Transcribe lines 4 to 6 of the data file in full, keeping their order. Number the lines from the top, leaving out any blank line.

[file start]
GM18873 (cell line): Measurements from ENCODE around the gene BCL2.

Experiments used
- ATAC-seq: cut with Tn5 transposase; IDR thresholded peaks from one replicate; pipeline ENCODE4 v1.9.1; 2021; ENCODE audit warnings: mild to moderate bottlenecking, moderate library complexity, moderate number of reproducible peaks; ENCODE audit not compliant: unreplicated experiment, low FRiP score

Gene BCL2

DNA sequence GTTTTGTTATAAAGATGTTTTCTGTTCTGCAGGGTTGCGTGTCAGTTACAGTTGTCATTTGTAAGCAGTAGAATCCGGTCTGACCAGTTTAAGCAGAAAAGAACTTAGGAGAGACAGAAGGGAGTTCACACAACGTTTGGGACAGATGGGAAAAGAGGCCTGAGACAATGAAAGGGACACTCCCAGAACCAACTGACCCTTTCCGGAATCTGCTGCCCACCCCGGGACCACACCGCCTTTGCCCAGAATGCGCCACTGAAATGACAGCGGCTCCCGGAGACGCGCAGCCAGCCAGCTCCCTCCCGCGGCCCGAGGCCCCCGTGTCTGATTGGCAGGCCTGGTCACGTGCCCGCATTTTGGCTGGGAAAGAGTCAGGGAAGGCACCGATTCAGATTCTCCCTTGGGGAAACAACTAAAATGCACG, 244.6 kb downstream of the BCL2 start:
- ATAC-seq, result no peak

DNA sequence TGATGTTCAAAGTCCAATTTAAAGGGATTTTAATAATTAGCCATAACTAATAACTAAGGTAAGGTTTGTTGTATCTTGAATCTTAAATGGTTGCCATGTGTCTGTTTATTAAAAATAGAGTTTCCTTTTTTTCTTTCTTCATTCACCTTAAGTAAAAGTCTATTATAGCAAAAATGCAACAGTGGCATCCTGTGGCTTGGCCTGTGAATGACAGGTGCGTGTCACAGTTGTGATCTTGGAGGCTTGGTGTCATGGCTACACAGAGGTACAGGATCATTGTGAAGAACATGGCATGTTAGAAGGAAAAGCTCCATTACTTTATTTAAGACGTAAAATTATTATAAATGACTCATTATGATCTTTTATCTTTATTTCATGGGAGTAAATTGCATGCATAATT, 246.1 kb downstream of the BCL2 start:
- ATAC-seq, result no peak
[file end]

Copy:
Gene BCL2

DNA sequence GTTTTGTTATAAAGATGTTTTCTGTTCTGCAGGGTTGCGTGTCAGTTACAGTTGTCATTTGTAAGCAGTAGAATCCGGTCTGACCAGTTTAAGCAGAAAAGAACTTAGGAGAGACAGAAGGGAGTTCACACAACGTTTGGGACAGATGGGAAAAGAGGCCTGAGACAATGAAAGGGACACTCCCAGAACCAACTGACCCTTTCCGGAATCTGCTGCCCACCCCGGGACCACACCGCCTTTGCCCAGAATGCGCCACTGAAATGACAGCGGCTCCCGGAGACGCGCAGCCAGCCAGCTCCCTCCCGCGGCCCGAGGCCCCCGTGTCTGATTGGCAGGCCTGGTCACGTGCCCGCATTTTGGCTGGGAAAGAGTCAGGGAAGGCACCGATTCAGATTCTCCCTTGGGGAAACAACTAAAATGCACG, 244.6 kb downstream of the BCL2 start:
- ATAC-seq, result no peak